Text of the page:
The Brookfield Properties Crafts Council Collection Award is showcasing how craft can create a more inspiring workplace
There’s no question that the past year has seen a fundamental shift in the way workplaces function. As remote working has become the norm around the world, physical workspaces are having to be redefined for a post-pandemic world.
“Rather than sitting at desks in neutral open plan spaces, workplaces are more likely to become creative hubs to convene and collaborate with colleagues,” says Natalie Melton, Creative Director of the Crafts Council. “Using craft to help uplift and inspire within these spaces will provide a powerful tool to motivate and energise.”
In 2020, Brookfield Properties – one of the largest real estate managers in the world – launched an award (Brookfield Properties Crafts Council Collection Award) to offer a significant purchase fund to help make acquisitions for the Crafts Council Collection and to promote craft to new audiences.
In the second year of the award, the winning work was two colourful textile wall hangings crafted from cord, oak, fabric, beads and cords by British textile artist Anna Ray, represented by House on Mars. Weave and Capture, along with Ray’s entire body of work, will be exhibited in Brookfield Properties’ London offices before becoming a permanent addition to the Craft Council’s prestigious collection.
“Craft and art can spark curiosity, which is what we look for when selecting artwork for our offices and outdoor spaces,” says Saff Williams, Brookfield Properties Curator and Marketing Manager. “It creates places that work; where people feel valued and where they enjoy working, and delivers entertainment across the neighbourhoods in which we are based.”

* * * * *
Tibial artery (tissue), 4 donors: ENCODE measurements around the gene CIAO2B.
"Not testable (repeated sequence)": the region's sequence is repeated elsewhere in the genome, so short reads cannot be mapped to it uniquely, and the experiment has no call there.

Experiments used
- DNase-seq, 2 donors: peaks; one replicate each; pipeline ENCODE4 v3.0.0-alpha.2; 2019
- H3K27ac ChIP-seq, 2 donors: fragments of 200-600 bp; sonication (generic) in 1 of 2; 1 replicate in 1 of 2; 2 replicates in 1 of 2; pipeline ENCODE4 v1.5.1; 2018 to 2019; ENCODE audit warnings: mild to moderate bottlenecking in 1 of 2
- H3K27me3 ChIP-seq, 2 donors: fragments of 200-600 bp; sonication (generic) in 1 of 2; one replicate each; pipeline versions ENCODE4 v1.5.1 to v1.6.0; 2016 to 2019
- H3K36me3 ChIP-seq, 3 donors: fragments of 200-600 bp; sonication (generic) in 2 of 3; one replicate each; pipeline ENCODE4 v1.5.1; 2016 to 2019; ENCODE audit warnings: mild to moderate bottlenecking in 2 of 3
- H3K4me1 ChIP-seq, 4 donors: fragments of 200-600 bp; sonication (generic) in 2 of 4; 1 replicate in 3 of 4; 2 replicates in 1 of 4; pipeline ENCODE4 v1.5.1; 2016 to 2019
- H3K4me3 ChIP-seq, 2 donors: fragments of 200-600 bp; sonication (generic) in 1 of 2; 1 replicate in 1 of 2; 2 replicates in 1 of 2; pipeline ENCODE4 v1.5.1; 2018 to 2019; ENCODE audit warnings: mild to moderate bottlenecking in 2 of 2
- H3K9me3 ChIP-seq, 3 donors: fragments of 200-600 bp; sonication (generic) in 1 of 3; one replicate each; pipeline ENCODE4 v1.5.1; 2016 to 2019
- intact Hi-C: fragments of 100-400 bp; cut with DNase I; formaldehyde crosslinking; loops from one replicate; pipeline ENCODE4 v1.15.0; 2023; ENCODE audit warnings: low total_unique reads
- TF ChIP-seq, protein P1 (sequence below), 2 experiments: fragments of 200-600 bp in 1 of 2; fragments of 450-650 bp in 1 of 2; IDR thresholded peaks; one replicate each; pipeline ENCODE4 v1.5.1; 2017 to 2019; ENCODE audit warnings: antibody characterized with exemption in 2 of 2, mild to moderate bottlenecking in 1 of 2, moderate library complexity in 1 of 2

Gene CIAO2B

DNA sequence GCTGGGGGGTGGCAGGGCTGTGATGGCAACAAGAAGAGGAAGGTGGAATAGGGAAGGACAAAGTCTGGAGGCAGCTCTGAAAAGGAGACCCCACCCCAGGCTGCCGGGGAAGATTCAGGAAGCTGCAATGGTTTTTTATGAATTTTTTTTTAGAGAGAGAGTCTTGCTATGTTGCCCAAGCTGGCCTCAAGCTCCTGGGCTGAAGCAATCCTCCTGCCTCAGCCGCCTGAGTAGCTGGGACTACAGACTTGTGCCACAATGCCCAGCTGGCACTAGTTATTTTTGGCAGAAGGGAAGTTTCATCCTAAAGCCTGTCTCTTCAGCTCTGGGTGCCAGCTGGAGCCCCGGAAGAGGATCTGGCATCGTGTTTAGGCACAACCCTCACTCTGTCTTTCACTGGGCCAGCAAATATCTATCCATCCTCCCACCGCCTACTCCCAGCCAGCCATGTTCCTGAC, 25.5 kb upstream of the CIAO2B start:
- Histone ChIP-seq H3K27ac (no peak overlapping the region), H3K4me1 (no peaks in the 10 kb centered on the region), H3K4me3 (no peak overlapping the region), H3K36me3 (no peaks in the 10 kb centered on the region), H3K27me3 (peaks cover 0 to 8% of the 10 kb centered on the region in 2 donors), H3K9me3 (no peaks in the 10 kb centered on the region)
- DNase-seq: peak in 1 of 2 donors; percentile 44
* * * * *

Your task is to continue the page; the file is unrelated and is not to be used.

In the midst of the Covid-19 pandemic, this is a particularly relevant concern. “Returning to work is on many people’s minds and poses unique challenges,” continues Williams. “Arts and craft have a proven effect on wellbeing, and can make space for much needed personal reflection, inspiration, and social connection.”
Ray’s work was chosen for the way it engages people and encourages discussion. She began working on Capture during lockdown and by chance an upside-down rainbow form emerged that mirrored the rainbows people were putting in their windows across the UK to thank the NHS. Soon after, she began work on Weave, drawing on nostalgic childhood memories. “Through the work I am searching for something inside myself, a form of expression, a warmth, a consolation,” she says. “Working with colour can give this to me, it can give me hope.”
In their new temporary home adorning the walls of a London workplace, the hope is that these works of art will inspire positivity about the future and elevate the workplace beyond a physical space in which employees simply come together to a hub for discussion and creative collaboration. And, in doing so, craft might just help to save the workplace.
Images by Alun Callender and Ceri Davies